Different business functions may operate using independent systems and processes, with the O2C journey being dropped and reconnected separately. Unfortunately, this includes both manual and automated routes with finance teams taking responsibility for reconciling all the information, in different formats.

Therefore when considering moving O2C to shared services, understanding, and mapping the internal and customer journey with all touchpoints involved is vital.

This should not only include direct customer interactions but also systems, security, handover points, contract management, Service Level Agreements (SLA’s), and performance measures as these all have an impact on streamlining the end-to-end process.

Well researched and written SLAs are very important to the success of a shared services operation. They do not, and should not need to be huge documents with complex algorithms, but should be practical, easy to understand, and reviewed regularly.

Reporting and monitoring is hard

64% of attendees cited the ability to build their reports and dashboards from data would make reporting and monitoring more effective

It’s difficult to monitor what you can’t see or understand. That’s why it’s so important to appreciate all processes and touchpoints, with one version of the truth being used across the organisation.

Siloed reporting can show a distorted view of the O2C process – for example stating that 98% of billing is accurate can be misleading as 30% of billing might be performed manually.

An O2C dashboard is a great way to visualise the journey and impact from various teams such as Customer Service, Finance Performance, Order Entry, Service Delivery, Billing, Dispute Management, Collections, Credit & Risk, and Cash Application can all feed into the data making it easy to demonstrate value to stakeholders.

Monitoring and adherence to targets and SLAs using data will also ensure you can drive real insight for decision-making purposes.

Cash isn’t ALWAYS King

‘Cash is king’ – is one of the most used phrases in O2C, however, it’s less common to see cash being a primary driver in strategic discussions at the C level.

Sales, Provisioning, Order Management, Billing, and Customer Services are all integral to collecting cash, but very few are incentivised or targeted on this.

Even some collections functions will reduce cash by removing disputed accounts or difficult to collect accounts from their performance metrics to avoid addressing the issues.

It’s important to work across functions to understand the varying priorities and identify the common areas to work on to achieve a cash focus – i.e. automation will enable sales to spend more time on selling and less time on non-revenue generating activities.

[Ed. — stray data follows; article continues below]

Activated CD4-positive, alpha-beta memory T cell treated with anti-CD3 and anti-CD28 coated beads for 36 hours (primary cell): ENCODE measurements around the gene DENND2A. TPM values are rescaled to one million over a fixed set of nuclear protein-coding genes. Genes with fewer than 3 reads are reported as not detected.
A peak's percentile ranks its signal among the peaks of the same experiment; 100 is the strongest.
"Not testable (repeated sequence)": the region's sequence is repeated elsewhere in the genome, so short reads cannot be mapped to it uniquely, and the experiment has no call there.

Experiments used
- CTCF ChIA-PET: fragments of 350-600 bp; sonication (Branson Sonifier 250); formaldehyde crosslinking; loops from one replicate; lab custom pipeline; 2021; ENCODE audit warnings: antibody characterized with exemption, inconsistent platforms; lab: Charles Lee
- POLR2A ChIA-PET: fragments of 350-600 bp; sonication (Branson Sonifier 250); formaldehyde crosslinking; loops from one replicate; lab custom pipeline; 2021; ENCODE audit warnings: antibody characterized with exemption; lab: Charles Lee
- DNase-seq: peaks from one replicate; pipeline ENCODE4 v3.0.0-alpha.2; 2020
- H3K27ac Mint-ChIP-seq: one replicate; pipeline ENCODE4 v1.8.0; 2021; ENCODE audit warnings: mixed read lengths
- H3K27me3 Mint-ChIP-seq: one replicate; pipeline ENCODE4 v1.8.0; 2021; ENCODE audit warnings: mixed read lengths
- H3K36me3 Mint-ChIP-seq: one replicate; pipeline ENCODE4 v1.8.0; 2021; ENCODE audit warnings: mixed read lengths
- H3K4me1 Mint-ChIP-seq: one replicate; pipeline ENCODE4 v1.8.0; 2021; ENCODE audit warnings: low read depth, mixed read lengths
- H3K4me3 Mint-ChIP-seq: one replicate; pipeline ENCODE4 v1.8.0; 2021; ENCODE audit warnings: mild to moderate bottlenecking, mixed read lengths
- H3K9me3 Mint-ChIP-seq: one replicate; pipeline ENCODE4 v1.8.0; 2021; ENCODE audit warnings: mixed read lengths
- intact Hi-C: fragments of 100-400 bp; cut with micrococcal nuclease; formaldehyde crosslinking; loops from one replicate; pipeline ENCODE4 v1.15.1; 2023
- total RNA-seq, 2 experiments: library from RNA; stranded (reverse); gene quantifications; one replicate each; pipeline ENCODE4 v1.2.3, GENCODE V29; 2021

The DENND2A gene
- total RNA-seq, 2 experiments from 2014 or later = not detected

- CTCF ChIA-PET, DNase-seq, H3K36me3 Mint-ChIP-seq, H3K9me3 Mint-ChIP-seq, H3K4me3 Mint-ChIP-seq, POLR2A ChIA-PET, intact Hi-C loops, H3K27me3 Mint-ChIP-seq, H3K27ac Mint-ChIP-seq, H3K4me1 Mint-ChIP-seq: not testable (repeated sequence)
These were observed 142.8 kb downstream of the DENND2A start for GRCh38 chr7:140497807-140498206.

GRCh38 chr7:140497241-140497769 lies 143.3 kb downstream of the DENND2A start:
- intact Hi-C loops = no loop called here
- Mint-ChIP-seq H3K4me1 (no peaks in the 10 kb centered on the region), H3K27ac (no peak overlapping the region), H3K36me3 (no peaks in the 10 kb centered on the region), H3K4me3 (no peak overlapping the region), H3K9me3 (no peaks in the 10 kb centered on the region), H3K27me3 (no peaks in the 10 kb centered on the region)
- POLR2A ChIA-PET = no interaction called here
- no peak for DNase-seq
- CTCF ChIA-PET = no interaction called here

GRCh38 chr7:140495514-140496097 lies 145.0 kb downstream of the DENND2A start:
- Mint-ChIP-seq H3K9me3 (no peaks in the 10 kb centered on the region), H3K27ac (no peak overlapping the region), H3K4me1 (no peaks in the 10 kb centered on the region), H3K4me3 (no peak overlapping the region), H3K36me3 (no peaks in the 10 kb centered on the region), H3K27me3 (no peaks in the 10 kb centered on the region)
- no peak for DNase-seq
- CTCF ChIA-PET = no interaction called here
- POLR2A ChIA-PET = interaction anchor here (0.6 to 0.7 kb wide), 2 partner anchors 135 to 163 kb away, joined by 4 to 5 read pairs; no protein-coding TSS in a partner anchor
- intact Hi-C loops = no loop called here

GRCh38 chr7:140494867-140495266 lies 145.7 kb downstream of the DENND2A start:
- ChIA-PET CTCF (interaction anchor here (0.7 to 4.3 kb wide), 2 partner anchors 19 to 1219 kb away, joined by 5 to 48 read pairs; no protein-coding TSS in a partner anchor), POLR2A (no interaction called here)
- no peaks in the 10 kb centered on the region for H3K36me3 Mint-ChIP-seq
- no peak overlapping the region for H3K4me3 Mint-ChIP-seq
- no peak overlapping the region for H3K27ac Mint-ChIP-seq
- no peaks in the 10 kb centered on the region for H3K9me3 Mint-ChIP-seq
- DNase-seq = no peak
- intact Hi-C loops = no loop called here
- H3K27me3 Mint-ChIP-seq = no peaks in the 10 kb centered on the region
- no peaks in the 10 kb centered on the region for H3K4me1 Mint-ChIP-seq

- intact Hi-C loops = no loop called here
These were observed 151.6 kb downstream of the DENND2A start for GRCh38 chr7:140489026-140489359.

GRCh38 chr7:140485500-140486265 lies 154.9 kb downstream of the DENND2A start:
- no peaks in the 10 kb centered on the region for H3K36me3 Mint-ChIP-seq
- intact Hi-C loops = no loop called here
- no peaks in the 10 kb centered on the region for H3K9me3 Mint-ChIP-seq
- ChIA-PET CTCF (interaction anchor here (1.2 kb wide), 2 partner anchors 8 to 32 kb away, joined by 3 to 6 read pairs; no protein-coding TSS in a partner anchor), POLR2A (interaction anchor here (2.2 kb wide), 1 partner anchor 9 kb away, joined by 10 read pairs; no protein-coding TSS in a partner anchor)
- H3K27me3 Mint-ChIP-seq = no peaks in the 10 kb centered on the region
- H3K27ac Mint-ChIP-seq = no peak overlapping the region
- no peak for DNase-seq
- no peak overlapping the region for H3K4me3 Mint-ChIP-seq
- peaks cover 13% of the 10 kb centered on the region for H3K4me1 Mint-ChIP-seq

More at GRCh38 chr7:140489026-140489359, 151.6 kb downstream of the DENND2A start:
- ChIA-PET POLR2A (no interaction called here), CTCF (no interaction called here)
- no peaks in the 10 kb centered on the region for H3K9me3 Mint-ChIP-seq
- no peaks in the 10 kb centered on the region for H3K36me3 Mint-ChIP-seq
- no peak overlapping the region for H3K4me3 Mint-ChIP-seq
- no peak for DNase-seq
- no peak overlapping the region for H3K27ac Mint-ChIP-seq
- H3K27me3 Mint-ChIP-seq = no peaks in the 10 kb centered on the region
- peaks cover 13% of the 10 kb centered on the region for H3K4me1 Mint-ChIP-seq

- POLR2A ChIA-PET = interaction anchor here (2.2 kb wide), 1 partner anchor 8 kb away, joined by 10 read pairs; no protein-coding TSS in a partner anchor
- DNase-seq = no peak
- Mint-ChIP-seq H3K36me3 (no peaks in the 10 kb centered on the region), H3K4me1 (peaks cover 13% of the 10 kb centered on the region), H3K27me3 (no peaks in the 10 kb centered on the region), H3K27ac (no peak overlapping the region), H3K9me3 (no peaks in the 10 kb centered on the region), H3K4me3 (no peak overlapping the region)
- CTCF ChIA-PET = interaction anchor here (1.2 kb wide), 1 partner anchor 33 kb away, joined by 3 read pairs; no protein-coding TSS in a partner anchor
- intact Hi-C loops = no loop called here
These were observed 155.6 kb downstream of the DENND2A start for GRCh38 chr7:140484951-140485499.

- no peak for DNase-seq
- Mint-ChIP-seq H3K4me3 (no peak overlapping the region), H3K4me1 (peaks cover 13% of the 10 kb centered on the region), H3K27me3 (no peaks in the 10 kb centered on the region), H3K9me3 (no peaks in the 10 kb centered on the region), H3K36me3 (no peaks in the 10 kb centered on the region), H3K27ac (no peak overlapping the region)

Systems can only be tailored so much

O2C is a basic expectation – not a high-value extra. Systems alone cannot be a ready-made solution that is switched on and just works without any effort. You will always have manual processes and many systems will need workarounds to meet goals.

The most important element to success is ensuring you are clear on business processes (manual and automated). Once these have been mapped out, you can implement solutions that support and complement those processes, ensuring you are exceeding customer expectations.


Essentially, the O2C process is the entire order processing system. It defines how your business receives, processes, manages and completes orders. It begins from the time an order takes place and includes each step of the delivery and payment process.

Once you have mapped out all customer touchpoints by working closely with the teams who are part of this, you can begin to optimise the O2C process across the organisation and contribute to defining your success as a company. This will lead to better relationships with customers and eliminate inefficiencies.

We have summarised some key tips for O2C leaders to take on board as part of their O2C transformation journey:

  • Be brave – don’t be scared to take on a full O2C review
  • Seek the truth – identify the true root cause of pain points and issues
  • Be realistic – deep dive into the detail to assess the reality and prioritise
  • Understand – talk to all individuals involved
  • Targets – set aggressive targets to improve performance
  • Objectives – be clear about what you are trying to achieve
  • Complete the task – don’t stop part way through or if it gets difficult
  • Results – celebrate and communicate the success and benefits at each stage

Found these key tips useful? Click to watch the full webinar with BT, on-demand!


What are the Order to Cash Risks?

Order to cash risks include order errors, credit risk, fraud, disputes, collections risk, and compliance risk. To mitigate these risks, organizations should implement robust controls and policies, such as order verification, credit checks, fraud detection, and dispute resolution.